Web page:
Are you starting something new where you need to drive change?

At one point in my career quite a few years ago, I worked for a large publishing and multi-media company as an internal organizational and leadership development consultant. I supported a group of newspaper publishers and local television station executives and their leadership teams across the country, helping them build and enhance their leadership muscle, team cohesiveness, strategic focus, change resiliency, and organizational culture.

You can imagine my surprise when one day, out of the blue, the Chief Human Resources Officer of the company called me into his office to ask me to take a job to start up and lead the Human Resources function for one of the company publications.

“We need your organizational development skills,” he explained.

“This is a department that does not currently exist, so the department and processes need to be built from scratch. And this group hates HR, so we need someone who can build credibility quickly, be an active part of the executive team, and demonstrate the real value HR can bring with what I would label a “demanding, sophisticated and irreverent group.”

Perhaps you have experienced this before–being asked to take a job you had not ever thought you would want or would have the skills for. The thoughts going through my mind were all over the place.

On one hand, I was flattered that the CHRO of the company saw me as the person who could handle this tough assignment.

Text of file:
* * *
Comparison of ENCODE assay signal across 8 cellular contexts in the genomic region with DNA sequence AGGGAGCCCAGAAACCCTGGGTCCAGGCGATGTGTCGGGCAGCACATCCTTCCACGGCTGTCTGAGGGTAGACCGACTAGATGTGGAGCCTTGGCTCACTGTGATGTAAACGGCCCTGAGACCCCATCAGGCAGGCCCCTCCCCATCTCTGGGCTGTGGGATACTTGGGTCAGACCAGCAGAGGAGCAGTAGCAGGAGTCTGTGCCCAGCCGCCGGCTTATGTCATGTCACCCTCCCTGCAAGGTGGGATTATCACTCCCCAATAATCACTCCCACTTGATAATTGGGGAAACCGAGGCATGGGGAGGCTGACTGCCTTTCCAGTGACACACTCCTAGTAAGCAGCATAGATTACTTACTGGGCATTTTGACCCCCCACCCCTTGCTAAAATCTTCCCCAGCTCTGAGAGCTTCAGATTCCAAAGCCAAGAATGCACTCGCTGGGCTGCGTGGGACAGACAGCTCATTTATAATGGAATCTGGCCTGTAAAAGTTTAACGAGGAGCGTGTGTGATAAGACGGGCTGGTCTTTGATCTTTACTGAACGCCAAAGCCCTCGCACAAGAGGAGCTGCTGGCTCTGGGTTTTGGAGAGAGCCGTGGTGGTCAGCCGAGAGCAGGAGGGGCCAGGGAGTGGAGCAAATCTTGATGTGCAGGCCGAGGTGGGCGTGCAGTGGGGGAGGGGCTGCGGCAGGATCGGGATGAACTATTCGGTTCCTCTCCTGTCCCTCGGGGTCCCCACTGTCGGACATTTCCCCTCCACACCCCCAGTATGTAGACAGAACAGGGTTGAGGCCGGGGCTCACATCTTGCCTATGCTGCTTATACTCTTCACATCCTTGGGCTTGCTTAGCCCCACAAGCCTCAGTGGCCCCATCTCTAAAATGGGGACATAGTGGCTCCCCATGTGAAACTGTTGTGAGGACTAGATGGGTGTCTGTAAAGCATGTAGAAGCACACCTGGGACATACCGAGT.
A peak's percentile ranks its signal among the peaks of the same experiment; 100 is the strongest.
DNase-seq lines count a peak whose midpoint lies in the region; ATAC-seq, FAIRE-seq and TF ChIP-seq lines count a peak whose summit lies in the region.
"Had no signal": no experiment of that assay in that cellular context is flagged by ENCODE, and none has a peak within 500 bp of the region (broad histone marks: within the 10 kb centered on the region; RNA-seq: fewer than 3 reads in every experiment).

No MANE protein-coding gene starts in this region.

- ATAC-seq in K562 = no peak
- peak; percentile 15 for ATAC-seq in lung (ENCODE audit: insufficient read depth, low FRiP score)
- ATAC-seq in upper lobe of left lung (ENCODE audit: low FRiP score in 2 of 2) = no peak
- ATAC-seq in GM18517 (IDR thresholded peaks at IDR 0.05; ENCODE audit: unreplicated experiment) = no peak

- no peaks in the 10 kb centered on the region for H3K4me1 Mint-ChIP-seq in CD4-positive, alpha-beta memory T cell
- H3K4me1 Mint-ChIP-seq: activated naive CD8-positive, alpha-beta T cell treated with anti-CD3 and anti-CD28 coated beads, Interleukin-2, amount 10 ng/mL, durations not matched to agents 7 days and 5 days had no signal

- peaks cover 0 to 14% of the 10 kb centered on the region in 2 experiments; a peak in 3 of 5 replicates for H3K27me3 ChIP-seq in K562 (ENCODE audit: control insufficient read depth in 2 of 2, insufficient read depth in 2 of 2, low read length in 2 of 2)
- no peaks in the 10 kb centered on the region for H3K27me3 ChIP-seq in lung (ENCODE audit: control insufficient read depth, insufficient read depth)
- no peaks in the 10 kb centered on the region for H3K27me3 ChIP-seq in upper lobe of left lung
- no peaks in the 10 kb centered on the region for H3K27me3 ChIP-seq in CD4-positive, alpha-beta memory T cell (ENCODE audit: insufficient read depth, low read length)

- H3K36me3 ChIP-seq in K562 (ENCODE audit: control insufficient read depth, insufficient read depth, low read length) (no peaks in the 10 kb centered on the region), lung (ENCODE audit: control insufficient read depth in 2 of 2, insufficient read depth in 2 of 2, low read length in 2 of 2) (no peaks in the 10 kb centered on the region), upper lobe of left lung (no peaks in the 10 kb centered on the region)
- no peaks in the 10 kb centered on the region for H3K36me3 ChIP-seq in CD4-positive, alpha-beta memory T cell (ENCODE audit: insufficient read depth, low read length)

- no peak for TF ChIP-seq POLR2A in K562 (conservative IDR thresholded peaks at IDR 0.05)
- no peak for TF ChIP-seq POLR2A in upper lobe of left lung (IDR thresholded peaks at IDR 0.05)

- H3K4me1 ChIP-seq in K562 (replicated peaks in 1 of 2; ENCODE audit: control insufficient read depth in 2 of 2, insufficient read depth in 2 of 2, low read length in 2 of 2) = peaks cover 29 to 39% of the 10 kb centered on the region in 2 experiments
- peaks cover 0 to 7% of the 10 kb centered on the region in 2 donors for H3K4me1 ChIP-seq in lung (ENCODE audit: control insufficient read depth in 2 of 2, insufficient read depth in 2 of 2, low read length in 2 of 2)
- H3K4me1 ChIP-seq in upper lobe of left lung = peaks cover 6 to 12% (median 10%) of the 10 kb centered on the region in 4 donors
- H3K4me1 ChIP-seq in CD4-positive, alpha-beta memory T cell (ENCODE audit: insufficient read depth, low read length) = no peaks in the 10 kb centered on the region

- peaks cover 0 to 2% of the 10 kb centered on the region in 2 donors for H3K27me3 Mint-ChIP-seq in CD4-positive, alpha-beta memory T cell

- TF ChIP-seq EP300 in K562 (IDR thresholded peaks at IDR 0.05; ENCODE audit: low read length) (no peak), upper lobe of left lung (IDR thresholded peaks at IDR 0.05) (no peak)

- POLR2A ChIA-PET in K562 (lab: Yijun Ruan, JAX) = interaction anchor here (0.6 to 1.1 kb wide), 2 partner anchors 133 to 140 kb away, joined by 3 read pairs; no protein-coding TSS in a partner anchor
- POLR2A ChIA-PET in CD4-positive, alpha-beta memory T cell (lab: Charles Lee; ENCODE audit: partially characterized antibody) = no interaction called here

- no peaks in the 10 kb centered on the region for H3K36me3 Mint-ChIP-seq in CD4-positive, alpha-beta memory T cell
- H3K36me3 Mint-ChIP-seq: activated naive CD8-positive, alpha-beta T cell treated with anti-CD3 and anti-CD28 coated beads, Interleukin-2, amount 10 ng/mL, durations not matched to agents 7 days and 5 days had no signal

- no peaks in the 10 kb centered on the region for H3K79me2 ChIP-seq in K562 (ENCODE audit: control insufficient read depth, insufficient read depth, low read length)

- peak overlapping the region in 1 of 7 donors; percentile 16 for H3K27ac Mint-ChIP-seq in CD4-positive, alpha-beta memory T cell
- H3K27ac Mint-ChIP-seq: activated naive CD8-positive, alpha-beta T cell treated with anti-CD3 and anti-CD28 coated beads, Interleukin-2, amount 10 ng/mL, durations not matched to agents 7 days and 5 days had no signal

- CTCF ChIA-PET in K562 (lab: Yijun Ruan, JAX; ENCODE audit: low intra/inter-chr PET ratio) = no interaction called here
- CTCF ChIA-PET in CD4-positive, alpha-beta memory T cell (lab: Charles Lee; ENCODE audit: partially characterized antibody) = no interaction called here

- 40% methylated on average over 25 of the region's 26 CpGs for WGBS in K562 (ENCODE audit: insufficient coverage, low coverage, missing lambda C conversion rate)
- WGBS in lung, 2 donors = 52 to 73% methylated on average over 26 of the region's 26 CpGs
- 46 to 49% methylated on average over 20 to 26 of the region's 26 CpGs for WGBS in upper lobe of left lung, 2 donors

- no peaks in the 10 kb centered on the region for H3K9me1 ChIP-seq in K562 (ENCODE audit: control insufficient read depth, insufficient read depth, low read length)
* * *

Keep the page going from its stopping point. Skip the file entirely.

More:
But on the other hand, what did I know about real, day-to-day HR stuff? I didn’t even know my own benefits, and compensation spreadsheets with salary schedules made me dizzy.

He must have read my mind.

“You can learn all the day-to-day stuff that is necessary and/or get people who do know that stuff to help you. What is difficult to find and is critical to this job is someone who understands things from a systems lens, connects all the dots, builds confidence and credibility quickly, and influences and consults with others from that place. Spouting policy doesn’t help you do that, but your organizational development skills do. This is a start-up–so we need to drive change.”

I did take the job, and had a very successful experience setting up the HR department for this group. To this day, I still keep in touch with and am friends with the former CEO of the publication that I worked for in that assignment.

Why do I recount this story to you?

The assignment I described was essentially one that required me to set up something new, build credibility, help shift people’s mindsets, and create a new set of processes. Whether it was to do this for an HR or a Marketing department, the fundamentals were the same premise and require a specific set of organizational development skills.

Organizational Development skills are essentially skills to help organizations and the people in them change.

Here are three basic organizational development skills that are foundational for anyone working as an organizational change agent—and really apply to any leadership role in organizations, not just in Human Resources.

1. Systems Thinking